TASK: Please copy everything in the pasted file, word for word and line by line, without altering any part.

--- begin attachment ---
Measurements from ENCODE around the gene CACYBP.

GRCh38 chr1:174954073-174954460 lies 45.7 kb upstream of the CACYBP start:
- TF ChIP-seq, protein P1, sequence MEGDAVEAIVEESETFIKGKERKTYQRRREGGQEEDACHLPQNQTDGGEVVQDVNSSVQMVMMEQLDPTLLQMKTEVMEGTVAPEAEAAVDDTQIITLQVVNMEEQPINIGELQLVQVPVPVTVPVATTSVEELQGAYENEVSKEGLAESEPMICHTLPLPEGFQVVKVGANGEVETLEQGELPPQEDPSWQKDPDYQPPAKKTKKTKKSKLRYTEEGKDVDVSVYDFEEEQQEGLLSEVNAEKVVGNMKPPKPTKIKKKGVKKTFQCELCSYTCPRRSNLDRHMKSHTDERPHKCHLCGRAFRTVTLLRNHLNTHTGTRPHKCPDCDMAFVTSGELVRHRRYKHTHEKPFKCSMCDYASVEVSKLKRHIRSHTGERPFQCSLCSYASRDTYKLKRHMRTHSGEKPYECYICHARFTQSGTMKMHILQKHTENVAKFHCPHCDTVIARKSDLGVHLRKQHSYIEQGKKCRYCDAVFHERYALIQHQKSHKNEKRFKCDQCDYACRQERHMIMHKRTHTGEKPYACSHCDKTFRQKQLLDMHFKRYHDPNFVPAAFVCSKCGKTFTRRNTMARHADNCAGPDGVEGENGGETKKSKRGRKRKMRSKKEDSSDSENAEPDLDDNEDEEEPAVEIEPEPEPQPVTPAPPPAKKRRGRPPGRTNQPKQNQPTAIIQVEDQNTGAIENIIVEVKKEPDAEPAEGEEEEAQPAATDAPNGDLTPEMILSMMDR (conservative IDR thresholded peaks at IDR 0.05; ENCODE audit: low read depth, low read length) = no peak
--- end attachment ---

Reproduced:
Measurements from ENCODE around the gene CACYBP.

GRCh38 chr1:174954073-174954460 lies 45.7 kb upstream of the CACYBP start:
- TF ChIP-seq, protein P1, sequence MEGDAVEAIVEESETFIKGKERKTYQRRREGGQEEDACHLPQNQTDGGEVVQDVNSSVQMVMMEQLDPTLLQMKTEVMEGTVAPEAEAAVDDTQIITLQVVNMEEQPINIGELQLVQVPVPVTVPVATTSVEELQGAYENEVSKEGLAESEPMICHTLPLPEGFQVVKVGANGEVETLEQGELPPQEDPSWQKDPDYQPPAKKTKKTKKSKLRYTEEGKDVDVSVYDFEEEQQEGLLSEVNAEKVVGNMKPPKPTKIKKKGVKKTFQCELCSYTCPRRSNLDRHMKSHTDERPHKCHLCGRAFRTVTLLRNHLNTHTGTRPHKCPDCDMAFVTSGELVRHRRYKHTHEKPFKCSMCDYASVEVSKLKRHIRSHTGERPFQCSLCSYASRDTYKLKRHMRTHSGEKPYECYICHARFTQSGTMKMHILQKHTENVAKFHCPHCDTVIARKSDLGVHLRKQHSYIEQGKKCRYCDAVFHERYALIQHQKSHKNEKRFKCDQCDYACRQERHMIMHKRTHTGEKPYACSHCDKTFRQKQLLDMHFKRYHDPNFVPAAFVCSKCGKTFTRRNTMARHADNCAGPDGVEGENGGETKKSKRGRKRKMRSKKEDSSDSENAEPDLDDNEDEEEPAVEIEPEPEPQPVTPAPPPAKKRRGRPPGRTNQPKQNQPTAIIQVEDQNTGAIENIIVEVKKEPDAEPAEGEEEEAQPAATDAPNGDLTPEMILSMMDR (conservative IDR thresholded peaks at IDR 0.05; ENCODE audit: low read depth, low read length) = no peak